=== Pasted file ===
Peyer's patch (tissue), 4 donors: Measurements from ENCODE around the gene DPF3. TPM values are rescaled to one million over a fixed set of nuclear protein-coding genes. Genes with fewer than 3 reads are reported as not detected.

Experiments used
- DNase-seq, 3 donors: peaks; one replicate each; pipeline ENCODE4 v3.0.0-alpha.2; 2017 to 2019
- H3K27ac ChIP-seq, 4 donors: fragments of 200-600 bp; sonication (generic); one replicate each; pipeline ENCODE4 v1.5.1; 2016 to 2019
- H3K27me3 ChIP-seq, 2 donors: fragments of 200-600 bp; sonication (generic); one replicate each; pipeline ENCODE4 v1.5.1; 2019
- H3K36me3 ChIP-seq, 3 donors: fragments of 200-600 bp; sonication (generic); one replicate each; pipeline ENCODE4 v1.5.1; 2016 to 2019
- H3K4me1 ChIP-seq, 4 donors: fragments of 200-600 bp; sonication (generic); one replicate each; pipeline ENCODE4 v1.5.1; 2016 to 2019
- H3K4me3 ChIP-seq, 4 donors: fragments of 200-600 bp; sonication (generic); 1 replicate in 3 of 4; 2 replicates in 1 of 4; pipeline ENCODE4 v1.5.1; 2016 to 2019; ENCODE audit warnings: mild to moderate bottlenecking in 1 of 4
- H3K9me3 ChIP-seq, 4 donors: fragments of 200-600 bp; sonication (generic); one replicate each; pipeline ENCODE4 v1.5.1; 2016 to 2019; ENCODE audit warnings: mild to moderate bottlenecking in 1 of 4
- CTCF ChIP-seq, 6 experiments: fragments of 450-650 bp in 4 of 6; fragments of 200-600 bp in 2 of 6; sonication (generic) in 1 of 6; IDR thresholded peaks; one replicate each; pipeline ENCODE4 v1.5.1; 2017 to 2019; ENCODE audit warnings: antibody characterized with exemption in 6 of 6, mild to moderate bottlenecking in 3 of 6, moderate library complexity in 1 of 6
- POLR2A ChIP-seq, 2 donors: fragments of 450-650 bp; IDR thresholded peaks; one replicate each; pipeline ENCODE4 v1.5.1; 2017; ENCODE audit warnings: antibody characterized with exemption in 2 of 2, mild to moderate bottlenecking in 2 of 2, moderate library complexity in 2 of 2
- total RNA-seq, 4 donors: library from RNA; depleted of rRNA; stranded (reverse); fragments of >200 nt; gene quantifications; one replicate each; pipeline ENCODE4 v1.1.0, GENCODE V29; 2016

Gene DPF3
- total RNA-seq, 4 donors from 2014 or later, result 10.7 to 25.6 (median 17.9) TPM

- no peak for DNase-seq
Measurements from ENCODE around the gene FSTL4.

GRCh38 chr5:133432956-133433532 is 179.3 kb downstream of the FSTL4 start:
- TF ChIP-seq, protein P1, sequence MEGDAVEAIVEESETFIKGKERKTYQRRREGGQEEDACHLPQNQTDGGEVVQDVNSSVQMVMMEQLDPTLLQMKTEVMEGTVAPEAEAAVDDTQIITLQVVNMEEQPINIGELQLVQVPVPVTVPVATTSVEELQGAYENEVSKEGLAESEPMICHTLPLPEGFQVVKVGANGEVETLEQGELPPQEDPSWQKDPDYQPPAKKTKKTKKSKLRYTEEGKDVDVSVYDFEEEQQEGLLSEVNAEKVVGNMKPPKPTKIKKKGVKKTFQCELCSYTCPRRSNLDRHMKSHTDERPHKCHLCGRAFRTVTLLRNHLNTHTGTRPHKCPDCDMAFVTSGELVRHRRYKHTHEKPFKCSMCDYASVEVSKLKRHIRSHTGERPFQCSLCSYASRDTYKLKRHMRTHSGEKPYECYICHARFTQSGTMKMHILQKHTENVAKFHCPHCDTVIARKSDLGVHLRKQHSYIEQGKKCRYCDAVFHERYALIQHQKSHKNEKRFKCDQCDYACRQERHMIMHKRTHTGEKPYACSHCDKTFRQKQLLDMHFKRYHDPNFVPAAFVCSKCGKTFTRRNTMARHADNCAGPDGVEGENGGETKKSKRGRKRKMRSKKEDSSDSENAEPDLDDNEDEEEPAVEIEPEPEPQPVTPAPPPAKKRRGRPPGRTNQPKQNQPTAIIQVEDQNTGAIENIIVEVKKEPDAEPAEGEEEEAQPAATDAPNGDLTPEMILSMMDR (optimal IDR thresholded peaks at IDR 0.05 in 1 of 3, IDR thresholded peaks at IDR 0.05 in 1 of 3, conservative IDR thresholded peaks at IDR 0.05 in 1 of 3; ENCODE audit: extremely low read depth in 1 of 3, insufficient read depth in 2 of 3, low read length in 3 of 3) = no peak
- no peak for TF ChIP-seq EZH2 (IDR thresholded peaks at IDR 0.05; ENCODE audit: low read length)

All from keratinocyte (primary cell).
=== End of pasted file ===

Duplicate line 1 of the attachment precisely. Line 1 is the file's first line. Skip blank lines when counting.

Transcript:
Peyer's patch (tissue), 4 donors: Measurements from ENCODE around the gene DPF3. TPM values are rescaled to one million over a fixed set of nuclear protein-coding genes. Genes with fewer than 3 reads are reported as not detected.